My "Duh" moment.
Plutonium is not just in the MOX (Mixed Oxide) fuels that are used in the Reactor No.3. It is in the Reactor Pressure Vessels, and it is in the spent fuels stored (I hope) in the pools above (I hope) the Reactors No.1, 2, 3, 4.
Why? Because plutonium is a byproduct of uranium fission. Duh.
From World Nuclear Association's paper on Plutonium:
In practical terms, there are two different kinds of plutonium to be considered: reactor-grade and weapons-grade. The first is recovered as a by-product of typical used fuel from a nuclear reactor, after the fuel has been irradiated ('burned') for about three years. The second is made specially for the military purpose, and is recovered from uranium fuel that has been irradiated for only 2-3 months in a plutonium production reactor. The two kinds differ in their isotopic composition but must both be regarded as a potential proliferation risk, and managed accordingly.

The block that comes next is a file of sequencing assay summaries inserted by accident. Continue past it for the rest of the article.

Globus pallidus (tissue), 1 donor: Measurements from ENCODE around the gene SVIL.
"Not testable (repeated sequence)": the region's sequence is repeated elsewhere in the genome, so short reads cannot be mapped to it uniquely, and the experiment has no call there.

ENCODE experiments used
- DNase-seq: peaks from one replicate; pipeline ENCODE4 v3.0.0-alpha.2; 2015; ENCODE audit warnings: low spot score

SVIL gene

Plutonium, both that routinely made in power reactors and that from dismantled nuclear weapons, is a valuable energy source when integrated into the nuclear fuel cycle. In a conventional nuclear reactor, one kilogram of Pu-239 can produce sufficient heat to generate nearly 10 million kilowatt-hours of electricity.Plutonium and nuclear power
Plutonium is formed in nuclear power reactors from uranium. When operating, a typical 1000 MWe [megawatt electrical] nuclear power reactor contains within its uranium fuel load several hundred kilograms of plutonium.
So far, after more than 2 weeks since the first explosion (Reactor No.1) occurred, Fukushima I Nuclear Plant seems to have quieted down. Move on, nothing to see here.
It is possible that they are not telling us, but no, Japanese people are honest and hard-working, right? Right.